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aparker

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About aparker

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    Star Forming

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  1. Very nice work! Really emphasizes what can be done with conventional camera lenses. Got to give that a go one of these days.
  2. It actually makes a lot of sense that it looks better in H-alpha. A significant part of the problem with pushing the FR really hard may be chromatic aberration (inherent to some degree in any refractive system), so you eliminate that by using only one wavelength.
  3. Thanks for the feedback - I may give it a try just as acquisition control for the ASI (if I get the ASI)...
  4. Yes, that is indeed a problem. From my browsing of the CN forums when the ASI1600 launched, any software to run the camera, even for AP on a Windows machine, was a pretty dicey proposition. Seems like the rush to get new hardware out tends to leave software development behind. I've been thinking about testing out AstroLive USB. They guy who writes it seems to have a deal with ZWO such that it is free for folks who purchase ZWO cameras. It also has a 30 day free trial offer, and will also work with SX cameras, and importantly for me has a native Mac implementation. My major concern is that I have to find a 30 day period when I'm pretty sure I can get out 2-3 times to test it, which is not easy to do.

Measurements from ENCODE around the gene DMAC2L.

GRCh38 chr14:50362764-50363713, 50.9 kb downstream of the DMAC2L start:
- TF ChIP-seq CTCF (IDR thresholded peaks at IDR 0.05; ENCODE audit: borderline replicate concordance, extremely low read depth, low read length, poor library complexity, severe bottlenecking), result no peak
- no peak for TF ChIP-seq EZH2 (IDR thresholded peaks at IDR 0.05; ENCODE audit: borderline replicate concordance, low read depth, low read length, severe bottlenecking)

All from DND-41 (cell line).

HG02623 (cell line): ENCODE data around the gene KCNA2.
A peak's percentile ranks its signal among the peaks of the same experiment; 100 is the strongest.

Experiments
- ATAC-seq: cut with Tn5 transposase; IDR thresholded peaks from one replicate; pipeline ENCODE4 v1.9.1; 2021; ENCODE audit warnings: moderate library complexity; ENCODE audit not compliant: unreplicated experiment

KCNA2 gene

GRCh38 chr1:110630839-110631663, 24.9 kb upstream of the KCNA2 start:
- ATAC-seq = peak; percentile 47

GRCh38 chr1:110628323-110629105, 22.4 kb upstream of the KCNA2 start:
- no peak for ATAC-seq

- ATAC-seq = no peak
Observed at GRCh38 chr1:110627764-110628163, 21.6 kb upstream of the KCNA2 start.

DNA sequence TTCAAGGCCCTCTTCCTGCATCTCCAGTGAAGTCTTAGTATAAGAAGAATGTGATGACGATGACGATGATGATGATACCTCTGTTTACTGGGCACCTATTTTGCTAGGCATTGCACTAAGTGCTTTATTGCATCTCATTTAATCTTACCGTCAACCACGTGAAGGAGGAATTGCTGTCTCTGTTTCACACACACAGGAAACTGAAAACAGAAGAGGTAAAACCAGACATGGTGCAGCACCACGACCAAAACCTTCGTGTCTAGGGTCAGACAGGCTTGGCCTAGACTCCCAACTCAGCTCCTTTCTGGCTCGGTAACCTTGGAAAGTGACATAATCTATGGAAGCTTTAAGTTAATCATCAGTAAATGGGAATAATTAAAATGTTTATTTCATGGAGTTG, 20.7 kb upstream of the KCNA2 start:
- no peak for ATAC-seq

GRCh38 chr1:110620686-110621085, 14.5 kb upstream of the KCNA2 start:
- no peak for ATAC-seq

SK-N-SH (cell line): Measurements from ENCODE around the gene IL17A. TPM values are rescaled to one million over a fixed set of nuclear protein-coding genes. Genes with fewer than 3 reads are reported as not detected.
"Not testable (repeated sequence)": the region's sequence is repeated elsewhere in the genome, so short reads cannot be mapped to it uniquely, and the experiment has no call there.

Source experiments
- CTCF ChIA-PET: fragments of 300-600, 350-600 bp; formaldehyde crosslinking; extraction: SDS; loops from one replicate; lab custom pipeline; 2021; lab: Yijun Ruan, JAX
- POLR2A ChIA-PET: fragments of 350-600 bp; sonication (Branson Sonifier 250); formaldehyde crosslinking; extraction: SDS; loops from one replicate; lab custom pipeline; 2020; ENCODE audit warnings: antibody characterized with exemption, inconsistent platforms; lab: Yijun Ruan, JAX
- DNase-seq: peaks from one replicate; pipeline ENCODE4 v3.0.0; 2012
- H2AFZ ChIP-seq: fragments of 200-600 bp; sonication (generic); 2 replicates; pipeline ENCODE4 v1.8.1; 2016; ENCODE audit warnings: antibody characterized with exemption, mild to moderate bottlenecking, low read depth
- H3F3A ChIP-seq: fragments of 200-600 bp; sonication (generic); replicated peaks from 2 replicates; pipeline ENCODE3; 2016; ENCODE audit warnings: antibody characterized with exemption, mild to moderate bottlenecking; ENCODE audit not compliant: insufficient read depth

5. For the final word on Hyperstar, just give the guys at Starizona a call. They are super-helpful and will be happy to make sure you get your scope set up right (they are the manufacturer so should have the correct information).
  6. Thanks Rob. At least for the "summer classics" in Cygnus and adjacent regions of the Milky Way, the FOV with the Ultrastar just isn't going to frame to whole subject (it is about 1 by 1.3 degrees). This would include the Veil, the N.A. Nebula, M31, The Heart and Soul Nebulae, California Nebula, etc. Even come winter, that FOV will be crowding the Rosette and will clip the outer bits of M42. Conversely, a micro-4/3 sensor like in the ZWO ASI1600 would afford a 2 by 2.6 degree field (with smaller pixels as well), and would handily capture all of those objects, save the entirety of the Veil, in a single frame. With a bigger chip, 400mm is a great FL - that's why all the serious AP guys love their 70mm APO refractors. I still like the Cassegrain-focus 1260mm too, for small galaxies, and would actually love to have something in-between around 800mm as well. Alex
  7. Bad column of pixels in the my Ultrastar. A defect it did not have when I bought it but has developed over time. If I was using dark subtraction it would be less visible.
  8. And the two bits of the Veil quickly pasted together in GIMP. Should learn how to do this better.
  9. Finally, back to unfiltered starlight, for another try at a galaxy cluster, around NGC507 in Pegasus: With 60 sec subs you can see a lot of galaxies, but the stars are so big as to lessen the impact. Finally, left a stack of three minute subs on M33 running while I wrote the preceding. This is 6x60 plus 9x180. Yes I am guiding for the 60 and 180 sec subs. Overall an entertaining three hours of EAA with the new toy. Definitely adds a lot of potential to the basic C8, especially for narrowband viewing of emission nebulae. But I need a bigger sensor :-)